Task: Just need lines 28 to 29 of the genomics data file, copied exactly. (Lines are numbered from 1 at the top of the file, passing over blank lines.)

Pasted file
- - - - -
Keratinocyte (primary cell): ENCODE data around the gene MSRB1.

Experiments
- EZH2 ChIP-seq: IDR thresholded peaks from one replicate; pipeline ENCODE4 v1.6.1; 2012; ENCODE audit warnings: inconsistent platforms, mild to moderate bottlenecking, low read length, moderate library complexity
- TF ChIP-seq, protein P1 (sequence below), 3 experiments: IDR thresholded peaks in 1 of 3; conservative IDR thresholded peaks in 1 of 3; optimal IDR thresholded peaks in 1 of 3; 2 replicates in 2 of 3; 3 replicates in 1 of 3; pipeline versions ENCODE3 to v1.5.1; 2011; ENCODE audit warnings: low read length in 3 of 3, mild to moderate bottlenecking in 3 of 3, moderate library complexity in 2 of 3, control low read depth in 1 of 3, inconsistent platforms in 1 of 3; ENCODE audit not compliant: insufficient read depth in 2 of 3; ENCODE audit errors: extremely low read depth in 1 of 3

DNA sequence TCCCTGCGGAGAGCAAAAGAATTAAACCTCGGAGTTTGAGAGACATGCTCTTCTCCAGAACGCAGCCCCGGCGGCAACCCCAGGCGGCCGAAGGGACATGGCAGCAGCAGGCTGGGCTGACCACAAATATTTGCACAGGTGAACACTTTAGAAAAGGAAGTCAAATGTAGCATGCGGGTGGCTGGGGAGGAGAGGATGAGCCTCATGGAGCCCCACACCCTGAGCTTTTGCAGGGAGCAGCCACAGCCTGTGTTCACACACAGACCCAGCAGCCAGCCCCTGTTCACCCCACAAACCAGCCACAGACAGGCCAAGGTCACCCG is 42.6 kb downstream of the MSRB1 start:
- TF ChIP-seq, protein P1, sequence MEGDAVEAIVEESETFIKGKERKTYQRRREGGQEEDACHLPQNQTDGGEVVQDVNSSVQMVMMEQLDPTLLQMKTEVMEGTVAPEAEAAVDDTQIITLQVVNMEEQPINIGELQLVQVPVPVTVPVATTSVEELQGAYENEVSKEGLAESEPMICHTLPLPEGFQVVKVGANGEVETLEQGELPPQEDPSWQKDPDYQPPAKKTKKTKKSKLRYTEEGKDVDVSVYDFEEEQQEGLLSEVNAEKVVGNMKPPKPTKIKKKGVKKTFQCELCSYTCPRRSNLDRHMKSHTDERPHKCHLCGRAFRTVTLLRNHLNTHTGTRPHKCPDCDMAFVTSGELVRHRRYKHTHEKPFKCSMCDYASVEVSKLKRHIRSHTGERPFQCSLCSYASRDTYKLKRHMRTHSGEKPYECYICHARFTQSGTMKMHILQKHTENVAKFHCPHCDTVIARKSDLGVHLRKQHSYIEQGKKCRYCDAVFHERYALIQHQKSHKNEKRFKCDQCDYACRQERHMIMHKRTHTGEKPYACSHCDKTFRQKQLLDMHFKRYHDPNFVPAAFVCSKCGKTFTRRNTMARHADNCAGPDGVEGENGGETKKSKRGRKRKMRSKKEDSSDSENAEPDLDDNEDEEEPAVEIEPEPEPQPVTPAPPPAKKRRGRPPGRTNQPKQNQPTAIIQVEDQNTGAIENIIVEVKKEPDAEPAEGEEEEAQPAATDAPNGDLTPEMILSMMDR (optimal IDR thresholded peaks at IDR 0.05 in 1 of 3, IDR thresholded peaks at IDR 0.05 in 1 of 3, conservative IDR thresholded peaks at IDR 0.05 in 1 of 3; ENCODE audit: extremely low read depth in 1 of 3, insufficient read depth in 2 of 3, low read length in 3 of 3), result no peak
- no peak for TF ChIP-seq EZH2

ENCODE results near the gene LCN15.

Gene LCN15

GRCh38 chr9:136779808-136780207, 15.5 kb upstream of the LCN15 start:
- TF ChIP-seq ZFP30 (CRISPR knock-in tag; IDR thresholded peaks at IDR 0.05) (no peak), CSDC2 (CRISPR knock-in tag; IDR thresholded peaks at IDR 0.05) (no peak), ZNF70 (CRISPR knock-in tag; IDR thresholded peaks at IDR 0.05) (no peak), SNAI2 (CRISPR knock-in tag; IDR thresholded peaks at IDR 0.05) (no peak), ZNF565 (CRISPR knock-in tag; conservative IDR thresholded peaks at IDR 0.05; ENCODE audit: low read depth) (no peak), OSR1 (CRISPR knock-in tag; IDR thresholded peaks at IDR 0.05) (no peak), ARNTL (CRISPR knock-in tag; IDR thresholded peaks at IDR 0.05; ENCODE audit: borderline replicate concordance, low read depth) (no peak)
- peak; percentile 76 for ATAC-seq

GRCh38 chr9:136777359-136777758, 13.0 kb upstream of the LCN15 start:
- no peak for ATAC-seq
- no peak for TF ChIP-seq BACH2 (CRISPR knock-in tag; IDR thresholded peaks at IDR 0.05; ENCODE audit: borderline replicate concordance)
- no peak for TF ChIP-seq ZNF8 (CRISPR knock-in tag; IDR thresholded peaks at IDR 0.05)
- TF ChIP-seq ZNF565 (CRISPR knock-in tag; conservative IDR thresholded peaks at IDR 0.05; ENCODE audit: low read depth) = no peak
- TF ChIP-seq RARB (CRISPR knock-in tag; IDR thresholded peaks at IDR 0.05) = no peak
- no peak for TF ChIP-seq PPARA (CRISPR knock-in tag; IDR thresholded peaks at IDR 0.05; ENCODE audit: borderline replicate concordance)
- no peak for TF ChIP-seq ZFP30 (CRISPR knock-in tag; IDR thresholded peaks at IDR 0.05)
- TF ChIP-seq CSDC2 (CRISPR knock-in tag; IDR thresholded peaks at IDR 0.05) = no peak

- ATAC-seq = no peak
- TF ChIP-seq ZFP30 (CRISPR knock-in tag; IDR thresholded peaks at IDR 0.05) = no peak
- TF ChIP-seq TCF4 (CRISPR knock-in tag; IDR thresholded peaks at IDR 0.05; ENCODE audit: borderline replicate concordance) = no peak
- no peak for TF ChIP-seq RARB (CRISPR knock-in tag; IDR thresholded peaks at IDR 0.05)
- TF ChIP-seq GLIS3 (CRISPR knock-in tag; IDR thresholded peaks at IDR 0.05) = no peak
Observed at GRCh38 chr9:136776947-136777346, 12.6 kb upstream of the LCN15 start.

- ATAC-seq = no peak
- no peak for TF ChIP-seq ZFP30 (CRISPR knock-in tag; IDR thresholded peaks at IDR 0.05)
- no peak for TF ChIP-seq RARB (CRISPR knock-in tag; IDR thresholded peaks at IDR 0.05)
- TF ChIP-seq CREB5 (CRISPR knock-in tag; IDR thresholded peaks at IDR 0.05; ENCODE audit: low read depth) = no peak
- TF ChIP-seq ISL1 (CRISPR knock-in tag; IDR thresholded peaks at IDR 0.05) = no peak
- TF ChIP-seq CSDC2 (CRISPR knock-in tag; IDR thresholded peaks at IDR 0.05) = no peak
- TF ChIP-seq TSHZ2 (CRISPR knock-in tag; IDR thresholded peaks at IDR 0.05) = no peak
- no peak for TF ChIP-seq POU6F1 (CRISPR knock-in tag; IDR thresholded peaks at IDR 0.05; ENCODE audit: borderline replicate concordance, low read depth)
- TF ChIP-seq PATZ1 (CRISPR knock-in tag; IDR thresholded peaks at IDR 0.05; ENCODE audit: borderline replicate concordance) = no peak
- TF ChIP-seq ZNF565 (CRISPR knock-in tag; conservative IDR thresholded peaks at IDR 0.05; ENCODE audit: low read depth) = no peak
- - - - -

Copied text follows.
- ATAC-seq = no peak
- no peak for TF ChIP-seq ZFP30 (CRISPR knock-in tag; IDR thresholded peaks at IDR 0.05)